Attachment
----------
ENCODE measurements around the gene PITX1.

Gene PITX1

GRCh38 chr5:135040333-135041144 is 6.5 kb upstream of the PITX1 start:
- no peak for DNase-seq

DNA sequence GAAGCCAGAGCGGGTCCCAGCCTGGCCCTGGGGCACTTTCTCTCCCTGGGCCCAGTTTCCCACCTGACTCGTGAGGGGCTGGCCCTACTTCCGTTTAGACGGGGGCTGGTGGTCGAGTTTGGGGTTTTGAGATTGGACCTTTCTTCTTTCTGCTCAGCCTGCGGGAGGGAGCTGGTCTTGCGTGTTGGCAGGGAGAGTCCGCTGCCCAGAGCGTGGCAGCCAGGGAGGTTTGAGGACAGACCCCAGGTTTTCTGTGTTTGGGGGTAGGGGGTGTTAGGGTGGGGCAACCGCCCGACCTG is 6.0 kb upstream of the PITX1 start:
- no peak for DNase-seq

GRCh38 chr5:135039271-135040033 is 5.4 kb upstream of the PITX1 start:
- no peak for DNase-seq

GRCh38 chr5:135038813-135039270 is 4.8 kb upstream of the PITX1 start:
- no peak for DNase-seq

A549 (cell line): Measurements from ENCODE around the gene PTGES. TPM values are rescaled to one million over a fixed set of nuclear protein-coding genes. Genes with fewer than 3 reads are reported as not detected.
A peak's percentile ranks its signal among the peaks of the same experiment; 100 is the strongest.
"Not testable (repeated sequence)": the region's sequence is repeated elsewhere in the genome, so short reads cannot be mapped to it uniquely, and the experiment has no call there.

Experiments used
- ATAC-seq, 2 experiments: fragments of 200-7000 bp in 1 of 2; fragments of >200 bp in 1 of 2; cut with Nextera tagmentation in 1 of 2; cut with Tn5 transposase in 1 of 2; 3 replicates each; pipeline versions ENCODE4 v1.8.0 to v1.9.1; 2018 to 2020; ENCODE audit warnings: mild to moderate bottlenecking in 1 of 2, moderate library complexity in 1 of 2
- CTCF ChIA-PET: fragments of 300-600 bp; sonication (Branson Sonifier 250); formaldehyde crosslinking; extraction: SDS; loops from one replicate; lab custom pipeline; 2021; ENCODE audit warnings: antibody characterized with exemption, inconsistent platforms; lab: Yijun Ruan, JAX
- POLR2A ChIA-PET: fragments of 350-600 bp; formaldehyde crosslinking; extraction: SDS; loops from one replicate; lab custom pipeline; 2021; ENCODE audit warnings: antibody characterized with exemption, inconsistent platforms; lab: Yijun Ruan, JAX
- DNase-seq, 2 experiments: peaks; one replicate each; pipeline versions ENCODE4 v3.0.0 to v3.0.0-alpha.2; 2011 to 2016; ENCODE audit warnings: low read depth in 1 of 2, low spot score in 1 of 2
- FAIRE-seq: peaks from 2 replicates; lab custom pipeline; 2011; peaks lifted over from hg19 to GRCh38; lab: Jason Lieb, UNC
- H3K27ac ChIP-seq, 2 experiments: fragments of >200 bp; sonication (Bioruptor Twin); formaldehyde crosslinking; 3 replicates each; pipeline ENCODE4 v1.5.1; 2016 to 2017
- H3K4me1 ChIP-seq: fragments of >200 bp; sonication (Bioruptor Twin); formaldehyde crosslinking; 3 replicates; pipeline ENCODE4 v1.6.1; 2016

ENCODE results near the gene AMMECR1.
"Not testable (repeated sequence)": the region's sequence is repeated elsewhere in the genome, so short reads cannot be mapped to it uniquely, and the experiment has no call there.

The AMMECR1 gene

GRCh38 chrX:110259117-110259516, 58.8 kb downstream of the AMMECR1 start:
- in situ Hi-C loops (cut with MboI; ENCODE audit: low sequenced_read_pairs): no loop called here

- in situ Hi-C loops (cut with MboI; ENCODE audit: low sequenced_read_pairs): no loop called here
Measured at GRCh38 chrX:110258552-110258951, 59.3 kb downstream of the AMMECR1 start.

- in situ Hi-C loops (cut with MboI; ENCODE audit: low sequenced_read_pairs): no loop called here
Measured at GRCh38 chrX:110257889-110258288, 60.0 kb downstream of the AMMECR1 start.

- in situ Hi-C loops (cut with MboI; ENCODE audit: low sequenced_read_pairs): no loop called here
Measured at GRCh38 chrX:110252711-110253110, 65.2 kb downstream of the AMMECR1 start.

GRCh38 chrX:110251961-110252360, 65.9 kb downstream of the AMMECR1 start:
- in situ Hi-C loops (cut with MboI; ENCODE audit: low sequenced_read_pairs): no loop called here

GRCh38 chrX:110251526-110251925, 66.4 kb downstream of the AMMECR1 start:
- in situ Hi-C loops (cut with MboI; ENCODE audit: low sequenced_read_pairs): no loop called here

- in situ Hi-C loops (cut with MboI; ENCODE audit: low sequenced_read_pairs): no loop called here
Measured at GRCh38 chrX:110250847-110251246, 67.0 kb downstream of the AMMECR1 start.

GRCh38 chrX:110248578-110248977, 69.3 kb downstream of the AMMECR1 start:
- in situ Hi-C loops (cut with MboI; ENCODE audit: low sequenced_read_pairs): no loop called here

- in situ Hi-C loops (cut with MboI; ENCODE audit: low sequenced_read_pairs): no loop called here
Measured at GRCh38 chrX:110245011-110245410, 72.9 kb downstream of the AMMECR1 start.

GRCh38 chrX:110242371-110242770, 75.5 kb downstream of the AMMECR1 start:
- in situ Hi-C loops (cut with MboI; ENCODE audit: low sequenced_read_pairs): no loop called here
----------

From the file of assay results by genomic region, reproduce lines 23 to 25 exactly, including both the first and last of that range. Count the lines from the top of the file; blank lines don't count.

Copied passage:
"Not testable (repeated sequence)": the region's sequence is repeated elsewhere in the genome, so short reads cannot be mapped to it uniquely, and the experiment has no call there.

The AMMECR1 gene

GRCh38 chrX:110259117-110259516, 58.8 kb downstream of the AMMECR1 start: